Jon Niese threw 99 pitches, but only 10 were curveballs — supposedly his signature “out” pitch and what many feel is his best weapon. Though, from what we understand, the thin air in Colorado destroys the vertical break of even the best curves. I liked what I saw from Niese’s ability to handle himself in the postgame interviews, and believe he is mentally and emotionally prepared to pitch in New York. Unfortunately, he appears to be extremely vulnerable without the deuce. But, it’s likely the last time in 2010 he pitches at a mile-high altitude, so he should get back to being the MLB-average pitcher the Mets need him to be. I’m not concerned in the least.
That seems about right. I forgot all about that factor while watching Niese pitch last night, though, and I kept wondering what happened to his reliable Uncle Charlie.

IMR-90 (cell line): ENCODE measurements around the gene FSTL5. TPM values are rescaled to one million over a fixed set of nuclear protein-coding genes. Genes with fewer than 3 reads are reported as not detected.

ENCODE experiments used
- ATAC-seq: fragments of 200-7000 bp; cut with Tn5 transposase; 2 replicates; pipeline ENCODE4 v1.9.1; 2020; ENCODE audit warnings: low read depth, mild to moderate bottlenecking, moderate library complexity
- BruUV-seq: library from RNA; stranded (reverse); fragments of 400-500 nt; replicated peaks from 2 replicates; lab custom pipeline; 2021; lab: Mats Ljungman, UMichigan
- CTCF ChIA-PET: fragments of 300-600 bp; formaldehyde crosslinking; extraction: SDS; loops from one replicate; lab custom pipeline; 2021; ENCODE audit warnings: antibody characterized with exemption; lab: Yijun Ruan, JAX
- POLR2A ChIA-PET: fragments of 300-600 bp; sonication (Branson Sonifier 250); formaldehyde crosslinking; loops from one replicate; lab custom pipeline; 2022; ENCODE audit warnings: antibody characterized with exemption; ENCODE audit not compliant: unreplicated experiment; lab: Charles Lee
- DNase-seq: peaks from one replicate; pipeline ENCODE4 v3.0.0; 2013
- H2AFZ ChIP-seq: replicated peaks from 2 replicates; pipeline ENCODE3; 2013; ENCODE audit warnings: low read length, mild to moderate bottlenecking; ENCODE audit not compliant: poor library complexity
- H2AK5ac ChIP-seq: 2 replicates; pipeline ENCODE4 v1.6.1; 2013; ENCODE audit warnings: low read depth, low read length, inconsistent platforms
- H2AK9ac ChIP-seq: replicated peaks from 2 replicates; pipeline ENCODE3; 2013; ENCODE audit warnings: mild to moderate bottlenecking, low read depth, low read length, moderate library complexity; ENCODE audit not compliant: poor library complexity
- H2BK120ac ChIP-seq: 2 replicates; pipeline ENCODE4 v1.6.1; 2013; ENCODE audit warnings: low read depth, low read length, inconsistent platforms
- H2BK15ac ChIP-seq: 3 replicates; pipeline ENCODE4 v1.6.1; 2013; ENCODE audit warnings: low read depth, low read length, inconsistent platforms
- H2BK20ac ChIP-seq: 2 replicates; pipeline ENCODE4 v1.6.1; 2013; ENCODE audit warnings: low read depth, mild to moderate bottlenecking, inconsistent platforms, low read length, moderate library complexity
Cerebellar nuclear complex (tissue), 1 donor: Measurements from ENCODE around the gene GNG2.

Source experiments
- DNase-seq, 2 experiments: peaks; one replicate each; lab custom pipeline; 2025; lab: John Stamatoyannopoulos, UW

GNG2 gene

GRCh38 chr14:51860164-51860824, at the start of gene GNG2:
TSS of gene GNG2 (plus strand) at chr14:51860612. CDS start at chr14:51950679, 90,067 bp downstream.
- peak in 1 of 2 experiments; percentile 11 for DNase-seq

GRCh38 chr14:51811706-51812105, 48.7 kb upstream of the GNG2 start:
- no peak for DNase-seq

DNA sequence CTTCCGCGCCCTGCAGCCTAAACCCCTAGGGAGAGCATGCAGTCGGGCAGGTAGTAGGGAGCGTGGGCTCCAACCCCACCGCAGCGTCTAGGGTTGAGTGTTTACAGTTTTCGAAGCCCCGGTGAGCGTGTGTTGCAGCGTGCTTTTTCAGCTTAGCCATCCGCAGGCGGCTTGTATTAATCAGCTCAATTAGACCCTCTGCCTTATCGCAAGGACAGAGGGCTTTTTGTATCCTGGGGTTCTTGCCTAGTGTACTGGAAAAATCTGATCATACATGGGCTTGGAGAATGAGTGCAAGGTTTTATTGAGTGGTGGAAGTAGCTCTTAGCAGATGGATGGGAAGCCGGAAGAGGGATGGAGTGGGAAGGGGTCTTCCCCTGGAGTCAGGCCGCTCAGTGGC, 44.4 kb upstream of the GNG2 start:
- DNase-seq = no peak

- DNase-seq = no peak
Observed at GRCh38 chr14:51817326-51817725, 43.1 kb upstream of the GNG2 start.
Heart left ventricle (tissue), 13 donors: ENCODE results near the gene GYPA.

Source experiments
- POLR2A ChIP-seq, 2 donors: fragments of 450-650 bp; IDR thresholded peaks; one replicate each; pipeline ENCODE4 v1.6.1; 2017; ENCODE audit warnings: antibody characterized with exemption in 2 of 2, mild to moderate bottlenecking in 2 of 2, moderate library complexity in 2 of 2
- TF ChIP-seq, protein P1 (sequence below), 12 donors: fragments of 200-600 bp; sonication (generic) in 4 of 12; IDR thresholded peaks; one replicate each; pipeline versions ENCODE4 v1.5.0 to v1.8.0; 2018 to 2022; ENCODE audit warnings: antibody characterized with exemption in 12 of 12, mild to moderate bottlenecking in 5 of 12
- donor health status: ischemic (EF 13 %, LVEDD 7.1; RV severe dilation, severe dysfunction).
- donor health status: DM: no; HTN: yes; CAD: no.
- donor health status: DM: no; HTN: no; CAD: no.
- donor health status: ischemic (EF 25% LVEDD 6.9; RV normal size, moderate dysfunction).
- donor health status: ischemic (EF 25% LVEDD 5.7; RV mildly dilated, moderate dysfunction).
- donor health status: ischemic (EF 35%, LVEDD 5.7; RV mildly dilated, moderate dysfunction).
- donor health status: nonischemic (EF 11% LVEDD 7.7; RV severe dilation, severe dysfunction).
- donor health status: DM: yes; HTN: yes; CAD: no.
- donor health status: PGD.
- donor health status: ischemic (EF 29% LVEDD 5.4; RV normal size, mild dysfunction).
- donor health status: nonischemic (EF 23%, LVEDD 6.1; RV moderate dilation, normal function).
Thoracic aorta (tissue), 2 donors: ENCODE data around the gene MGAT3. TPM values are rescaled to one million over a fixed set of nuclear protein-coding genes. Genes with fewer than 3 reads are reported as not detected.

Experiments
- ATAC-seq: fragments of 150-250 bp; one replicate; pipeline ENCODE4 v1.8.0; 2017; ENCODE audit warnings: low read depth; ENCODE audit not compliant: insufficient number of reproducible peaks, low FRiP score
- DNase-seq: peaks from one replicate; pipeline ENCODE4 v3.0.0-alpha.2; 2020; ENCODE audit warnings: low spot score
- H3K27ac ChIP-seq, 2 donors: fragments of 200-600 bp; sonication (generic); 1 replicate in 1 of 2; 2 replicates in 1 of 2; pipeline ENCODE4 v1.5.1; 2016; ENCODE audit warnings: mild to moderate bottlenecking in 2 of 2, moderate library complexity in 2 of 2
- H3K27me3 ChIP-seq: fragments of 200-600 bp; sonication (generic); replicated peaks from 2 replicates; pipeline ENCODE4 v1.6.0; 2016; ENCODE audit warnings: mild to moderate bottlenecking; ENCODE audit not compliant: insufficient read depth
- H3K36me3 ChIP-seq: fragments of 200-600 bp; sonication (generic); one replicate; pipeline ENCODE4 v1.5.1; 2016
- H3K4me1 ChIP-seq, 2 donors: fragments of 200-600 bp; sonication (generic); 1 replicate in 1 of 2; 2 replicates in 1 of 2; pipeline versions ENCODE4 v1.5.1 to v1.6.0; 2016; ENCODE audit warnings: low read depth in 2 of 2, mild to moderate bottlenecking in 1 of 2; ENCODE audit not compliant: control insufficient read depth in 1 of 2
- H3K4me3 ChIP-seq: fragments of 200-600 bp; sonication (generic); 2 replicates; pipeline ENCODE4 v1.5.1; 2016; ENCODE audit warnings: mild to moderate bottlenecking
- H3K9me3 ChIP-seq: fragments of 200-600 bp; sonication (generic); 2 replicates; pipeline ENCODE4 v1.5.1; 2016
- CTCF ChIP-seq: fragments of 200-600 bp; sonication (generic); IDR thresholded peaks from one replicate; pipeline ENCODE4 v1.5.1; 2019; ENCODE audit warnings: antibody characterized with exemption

Indeed, according to ESPN New York, Niese told reporters after the game, “I really didn’t have a feel for my curveball. I tried to throw it for a first-pitch strike and I just really couldn’t get it there. … It’s tough to get a good curveball going here. I left a lot of curveballs hanging in the bullpen when I really wanted to bounce it. To Barmes, I left that hanging and he hit it.”
Mystery solved, then. And that should, as Janish suggests, quiet immediate concerns about Niese. If you’ve got doubts about the effects of altitude on curveball specialists, check out the late Darryl Kile’s career in Colorado, juxtaposed with his seasons immediately before and after.